This initial report has shown us that between 2014-2015 and 2015-2016 the percentage of people in privately rented accommodation who expected to be able to buy their own home remained at 59%. However, the number of people living in social housing who expected to be able to buy increased from 24% in 2014-15 to 27% in 2015-16.

  • In London, 25% of people living in privately rented accommodation expect to be able to buy within the next two years
  • The number of people being priced out of London housing who are currently renting privately increased from 56% to 70%

Private renters who did not expect to be able to buy their own home listed affordability as the main issue. However, it is worth mentioning that not everyone wants to own their own home; 10% of renters were happy with their current homes, with 3% preferring the flexibility of renting.


  • 69% of people with a mortgage spend less than 20% of their income on their home
  • 97% of people who owned a home with a mortgage said they’re satisfied with their housing situation, compared to 67% of those renting privately
  • The average amount being borrowed has increased from £59,000 from 21-25 years ago to £158,000 in 2015-16

A growing number of older buyers are buying property with a mortgage compared to previous years. It’s likely that mortgage age limits will increase over time to reflect this.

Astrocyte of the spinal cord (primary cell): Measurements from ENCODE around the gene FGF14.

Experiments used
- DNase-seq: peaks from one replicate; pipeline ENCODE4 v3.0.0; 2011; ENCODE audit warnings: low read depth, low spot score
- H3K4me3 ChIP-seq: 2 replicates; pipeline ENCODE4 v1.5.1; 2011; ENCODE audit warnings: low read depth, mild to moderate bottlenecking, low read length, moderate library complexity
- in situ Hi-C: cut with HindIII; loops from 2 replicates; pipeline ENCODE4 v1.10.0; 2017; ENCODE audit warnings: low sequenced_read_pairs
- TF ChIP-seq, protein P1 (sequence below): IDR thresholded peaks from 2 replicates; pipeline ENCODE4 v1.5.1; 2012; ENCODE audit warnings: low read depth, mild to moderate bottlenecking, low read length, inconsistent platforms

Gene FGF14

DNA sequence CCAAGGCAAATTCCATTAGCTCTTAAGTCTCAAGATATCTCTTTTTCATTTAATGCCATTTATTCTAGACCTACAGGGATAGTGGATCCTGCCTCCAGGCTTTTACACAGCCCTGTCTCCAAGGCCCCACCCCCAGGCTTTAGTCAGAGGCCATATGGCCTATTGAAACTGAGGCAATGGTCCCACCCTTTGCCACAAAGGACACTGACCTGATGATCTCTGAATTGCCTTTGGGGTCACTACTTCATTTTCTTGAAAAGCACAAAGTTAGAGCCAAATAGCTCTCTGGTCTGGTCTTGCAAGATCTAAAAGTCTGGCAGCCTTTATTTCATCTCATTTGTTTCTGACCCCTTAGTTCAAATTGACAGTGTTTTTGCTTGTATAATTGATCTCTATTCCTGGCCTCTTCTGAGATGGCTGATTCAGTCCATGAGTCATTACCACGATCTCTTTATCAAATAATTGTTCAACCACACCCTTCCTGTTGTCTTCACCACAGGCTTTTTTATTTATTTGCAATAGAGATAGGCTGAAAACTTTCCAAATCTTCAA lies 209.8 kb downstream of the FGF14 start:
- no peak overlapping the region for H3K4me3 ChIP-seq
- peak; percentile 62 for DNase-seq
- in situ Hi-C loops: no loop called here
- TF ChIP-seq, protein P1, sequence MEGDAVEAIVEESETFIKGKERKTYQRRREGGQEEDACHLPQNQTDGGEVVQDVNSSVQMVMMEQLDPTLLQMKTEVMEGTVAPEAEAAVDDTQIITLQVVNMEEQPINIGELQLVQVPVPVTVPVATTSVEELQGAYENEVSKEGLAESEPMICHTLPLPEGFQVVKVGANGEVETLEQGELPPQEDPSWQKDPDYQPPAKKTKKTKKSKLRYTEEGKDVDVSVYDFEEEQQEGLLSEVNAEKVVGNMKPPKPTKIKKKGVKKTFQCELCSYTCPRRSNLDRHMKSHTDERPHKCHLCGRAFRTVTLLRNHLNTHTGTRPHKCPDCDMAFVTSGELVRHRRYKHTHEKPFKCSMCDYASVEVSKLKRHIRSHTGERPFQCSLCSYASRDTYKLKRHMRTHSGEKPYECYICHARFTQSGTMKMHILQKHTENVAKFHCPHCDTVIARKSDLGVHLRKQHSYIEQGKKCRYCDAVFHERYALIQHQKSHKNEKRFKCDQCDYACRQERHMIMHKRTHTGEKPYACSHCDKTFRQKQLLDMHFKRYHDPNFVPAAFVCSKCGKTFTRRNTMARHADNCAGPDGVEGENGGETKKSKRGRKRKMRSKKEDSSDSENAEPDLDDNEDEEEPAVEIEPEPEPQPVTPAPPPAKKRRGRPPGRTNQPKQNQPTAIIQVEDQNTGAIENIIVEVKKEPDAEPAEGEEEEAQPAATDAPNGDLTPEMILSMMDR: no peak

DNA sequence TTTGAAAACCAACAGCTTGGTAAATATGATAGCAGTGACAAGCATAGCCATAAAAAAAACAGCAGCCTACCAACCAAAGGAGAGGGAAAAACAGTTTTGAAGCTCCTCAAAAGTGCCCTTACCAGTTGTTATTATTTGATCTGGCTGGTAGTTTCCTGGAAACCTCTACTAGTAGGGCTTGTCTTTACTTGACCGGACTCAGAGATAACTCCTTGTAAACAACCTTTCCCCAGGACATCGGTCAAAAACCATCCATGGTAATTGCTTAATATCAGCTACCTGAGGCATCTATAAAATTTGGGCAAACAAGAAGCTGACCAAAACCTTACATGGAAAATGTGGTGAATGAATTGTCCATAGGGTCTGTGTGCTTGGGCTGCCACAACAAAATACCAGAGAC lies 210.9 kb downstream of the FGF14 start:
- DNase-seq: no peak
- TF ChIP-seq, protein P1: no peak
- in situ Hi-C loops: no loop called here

People’s perception of their neighbourhoods

When it comes to people’s perception of where they live you obviously get differing views dependant on a person’s situation. With that in mind, here are a few key stats:

  • 88% of Londoners are ‘satisfied’ with their neighbourhood
  • Owner occupiers had a higher satisfaction rating (90%) than renters (87%)
  • 95% of people claimed to feel safe walking alone during the day, and 67% felt safe walking alone in their neighbourhood at night

How someone views their neighbourhood is often affected by how long they have lived in the area. Those that had lived there for 10 years or more were found to view the area more negatively and suggest it had gotten worse compared to those who had lived there for shorter periods of time.

What’s next for housing in London?

The National Housing Federation has reported that by 2039 the number of people living in England will increase by 17% with significant differences in the increase of the population in different age ranges. The largest population increase has been predicted to be people aged 65 and over.

The increasing trend of younger generations either choosing to rent or not being able to afford to get on the housing ladder suggests that homeownership is going to become the realm of the older generations who already own a larger share of housing wealth. A large proportion of these high housing wealth owners are located within London and the South East.

  • According to the English Housing Survey 2016-17 the number of owner occupiers has not changed since 2014
  • There is now an increased number of owner occupiers who own their property outright compared to people with mortgages
  • The number of owner occupied homes that are under-occupied has increased from 39% in 1996-97 to 51% in 2016-17


  • English Housing Survey – access here
  • National Housing Federation – access here